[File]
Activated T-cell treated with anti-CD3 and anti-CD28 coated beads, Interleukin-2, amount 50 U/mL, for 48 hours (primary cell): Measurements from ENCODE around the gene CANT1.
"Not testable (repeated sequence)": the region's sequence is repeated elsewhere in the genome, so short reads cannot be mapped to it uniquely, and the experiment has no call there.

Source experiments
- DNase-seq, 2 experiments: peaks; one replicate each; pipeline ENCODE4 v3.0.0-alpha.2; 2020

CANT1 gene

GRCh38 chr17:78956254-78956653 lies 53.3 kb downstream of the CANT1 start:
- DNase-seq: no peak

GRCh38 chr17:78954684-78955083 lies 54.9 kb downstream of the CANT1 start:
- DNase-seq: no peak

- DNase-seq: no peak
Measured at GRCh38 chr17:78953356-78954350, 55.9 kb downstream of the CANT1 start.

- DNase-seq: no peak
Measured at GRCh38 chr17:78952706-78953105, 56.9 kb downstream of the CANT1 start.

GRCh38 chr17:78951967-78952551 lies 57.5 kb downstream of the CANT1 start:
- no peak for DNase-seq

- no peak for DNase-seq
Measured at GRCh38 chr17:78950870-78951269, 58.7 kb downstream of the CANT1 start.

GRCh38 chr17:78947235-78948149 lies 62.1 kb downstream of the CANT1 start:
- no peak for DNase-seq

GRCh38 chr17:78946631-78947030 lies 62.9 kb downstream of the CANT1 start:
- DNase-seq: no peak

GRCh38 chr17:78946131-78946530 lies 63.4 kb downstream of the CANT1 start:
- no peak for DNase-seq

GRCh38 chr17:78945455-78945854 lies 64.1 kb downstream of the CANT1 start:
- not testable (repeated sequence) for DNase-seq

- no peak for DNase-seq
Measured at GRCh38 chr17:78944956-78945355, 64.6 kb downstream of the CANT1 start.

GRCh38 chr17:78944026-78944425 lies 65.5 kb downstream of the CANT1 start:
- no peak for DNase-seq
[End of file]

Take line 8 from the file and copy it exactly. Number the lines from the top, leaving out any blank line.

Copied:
GRCh38 chr17:78954684-78955083 lies 54.9 kb downstream of the CANT1 start: